Lemon Drop placed at her first pro rodeo and first outdoor run in Durant, Oklahoma, in slack. By summer’s end she was a force to be reckoned with in the outdoor performance like at Ellensburg, Washington, where she was second in the three-run aggregate on a Standard Pattern.
12. “She’s the best she’s ever been!”
After nearly losing her life last summer to fluid in her lungs due to a veterinary mistake, KN Fabs Gift Of Fame (“J Lo”) carried Ivy Saebens to her fifth straight NFR. It will be J Lo’s fourth trip.
Saebens said there are always times during the season where she’s ready to throw in the towel and go home. Outside of the veterinary incident in Sidney, Iowa, last year, Saebens said her toughest time competing with J Lo came in 2018.
“J Lo used to be really strong in the face and a little slow footed, which sounds funny to say about her, but those were her things,” Saebens’ explained. “She was a little funny about her face and didn’t have the best face, but she does now. She’s the best she’s ever been right now.”
In 2018, J Lo had three months off for reproductive work before the summer run. When Saebens went back to running her, she wasn’t clocking at all. At Reno, her husband—then boyfriend—Billy Jack Saebens, a horse trainer and team roper, took matters into his own hands.
“From 2018 until eight months ago, we worked super hard on getting J Lo really broke,” Saebens said. “She’s mastered everything we’ve asked of her. She’s 12, fixing to be 13. She’s the best she’s ever been. I’m going to quit nitpicking her, just warm her up and keep her happy and send her. That’s what I’ve been doing and she’s been rocking along.”
J Lo came into Saebens life in 2017 when she needed a steadfast equine partner. She had already jump rode the mare to a 16.9 at a jackpot in Buckeye, Arizona, that winter, but she didn’t have her in the rodeo rig until mid-July. She had AQHA/WPRA Horse of the Year Cfour Tibbie Stinson and Fames To Blame in the trailer but chose to ride J Lo.
“I was on the bubble in 2017 and it came down to J Lo, Tibbie and Famey – who am I going to get on? Famey can be a little tight. Tibbie can be tight. J Lo is super free. I just got on her. She handles pressure. That’s an insane amount of pressure,” she said.
“When it hit me that she was definitely my unicorn was the 2017 NFR. We were just going through the motions. I wasn’t trying to go fast. I was trying to do anything. I was just making runs on her and she was amazing.”
13. “I look for the positive.”
Two-time NFR qualifier Wenda Johnson of Pawhuska, Oklahoma, said she avoids the stress of troublesome situations by always looking for the positives.
“In every situation, I look for the positive and strive to keep all moments happy and moving forward,” said the nurse practitioner and mother of two. “Throughout my time with these incredible geldings, I treasure the time spent and memories made. I purposely choose to see the greatness they possess and do everything in my power to help them develop into the incredible horses they are and can be. No matter what arises, I do my best and in turn I know they do their best.”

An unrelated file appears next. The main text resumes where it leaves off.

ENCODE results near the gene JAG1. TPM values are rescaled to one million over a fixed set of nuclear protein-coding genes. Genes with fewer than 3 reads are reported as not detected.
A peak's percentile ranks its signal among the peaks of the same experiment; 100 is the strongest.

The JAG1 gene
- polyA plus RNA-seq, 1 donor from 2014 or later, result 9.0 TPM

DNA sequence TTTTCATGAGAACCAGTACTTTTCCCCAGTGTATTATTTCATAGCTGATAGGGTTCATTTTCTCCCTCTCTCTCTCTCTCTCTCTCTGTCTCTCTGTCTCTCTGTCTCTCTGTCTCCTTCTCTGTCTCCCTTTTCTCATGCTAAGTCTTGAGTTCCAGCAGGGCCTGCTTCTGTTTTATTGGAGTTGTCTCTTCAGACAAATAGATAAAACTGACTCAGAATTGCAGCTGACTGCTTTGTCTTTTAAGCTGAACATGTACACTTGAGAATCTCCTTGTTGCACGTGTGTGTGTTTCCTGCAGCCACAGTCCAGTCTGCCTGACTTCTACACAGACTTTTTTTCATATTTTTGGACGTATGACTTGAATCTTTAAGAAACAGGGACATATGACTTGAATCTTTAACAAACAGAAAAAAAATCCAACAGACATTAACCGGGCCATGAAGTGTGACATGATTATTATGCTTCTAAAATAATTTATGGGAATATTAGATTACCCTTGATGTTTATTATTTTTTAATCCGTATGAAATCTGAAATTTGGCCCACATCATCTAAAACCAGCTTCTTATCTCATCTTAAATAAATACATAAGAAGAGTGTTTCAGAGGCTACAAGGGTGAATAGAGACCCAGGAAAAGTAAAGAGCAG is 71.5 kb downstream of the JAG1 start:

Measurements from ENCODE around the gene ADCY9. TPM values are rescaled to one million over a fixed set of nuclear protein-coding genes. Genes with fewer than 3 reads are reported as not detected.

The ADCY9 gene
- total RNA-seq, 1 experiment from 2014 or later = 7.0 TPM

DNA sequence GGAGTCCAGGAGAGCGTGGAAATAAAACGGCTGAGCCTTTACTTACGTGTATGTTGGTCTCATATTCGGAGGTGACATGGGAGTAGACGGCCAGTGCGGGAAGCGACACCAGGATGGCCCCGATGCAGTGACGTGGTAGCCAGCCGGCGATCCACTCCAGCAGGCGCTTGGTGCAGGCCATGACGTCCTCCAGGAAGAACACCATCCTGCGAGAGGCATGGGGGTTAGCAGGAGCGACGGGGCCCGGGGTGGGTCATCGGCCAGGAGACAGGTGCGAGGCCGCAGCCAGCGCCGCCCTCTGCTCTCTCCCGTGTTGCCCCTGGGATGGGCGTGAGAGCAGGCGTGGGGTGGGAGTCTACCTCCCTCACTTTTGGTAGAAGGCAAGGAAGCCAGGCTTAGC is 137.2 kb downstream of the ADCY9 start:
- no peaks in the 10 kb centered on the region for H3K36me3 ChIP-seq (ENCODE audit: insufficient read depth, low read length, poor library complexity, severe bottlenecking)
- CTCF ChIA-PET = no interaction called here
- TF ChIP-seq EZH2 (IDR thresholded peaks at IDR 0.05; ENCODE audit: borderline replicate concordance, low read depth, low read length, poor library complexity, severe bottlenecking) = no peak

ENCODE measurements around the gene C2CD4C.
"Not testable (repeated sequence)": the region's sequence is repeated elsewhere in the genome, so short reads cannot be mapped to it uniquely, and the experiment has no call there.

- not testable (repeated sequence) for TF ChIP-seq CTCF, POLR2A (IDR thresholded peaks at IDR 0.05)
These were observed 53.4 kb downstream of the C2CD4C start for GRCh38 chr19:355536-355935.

That philosophy allows her to make the most of her limited rodeo scheduled with Macgyver Moonflash and Steal Money (“Mo”), both of which are owned by Tres Mesa Horses.
“Mac has always been a kind, sweet, and willing horse,” she said. “Each time I initially rode him his 5 year old year, he became more and more solid and consistent. It was so exciting to feel how he developed and grew into the horse he is today. Now I really believe he loves to run barrels and tries his best with each run.”
While Mac has an NFR under his belt, Mo is just a 5-year-old. He started out the year winning the Elite Futurity with Kassie Mowry before catching everyone’s attention at the Calgary Stampede—a non-WPRA sanctioned rodeo in 2021. Johnson knew Mo was destined for great things after hauling him as a buddy horse when he was 4.
“At that time, he was always ready to go and do something, ready for a job,” she said. “He had a certain focus and excitement as if he was trying to prove himself. Coming into his 5 year old futurity year, he was ready and wanting to go. Kassie Mowery was able to campaign him during the first part of the futurity year, and they made a great team.
“As he transitioned to rodeos, he took the challenge well, and seems to love every moment. Overall, for a 5 year old, he holds himself together very well, and has handled the various situations with ease.”
14. “The highs are high and the lows are low.”
How often did two-time WPRA Reserve World Champion and NFR Champion Lisa Lockhart stress about her horses during the 2021 season?
“On a daily basis!” said the Oelrichs, South Dakota, barrel racer. “It’s constant for me with both of the horses that I’m currently riding. I was spoiled after Louie (An Oakie With Cash) being Mr. Consistency. It’s been a struggle with both of my horses, finding consistency with them.”
She said its been a roller coaster season with Rosas Cantina CC, owned and bred by Alan Woodbury, and her own gelding Prime Diamond (“Cutter”).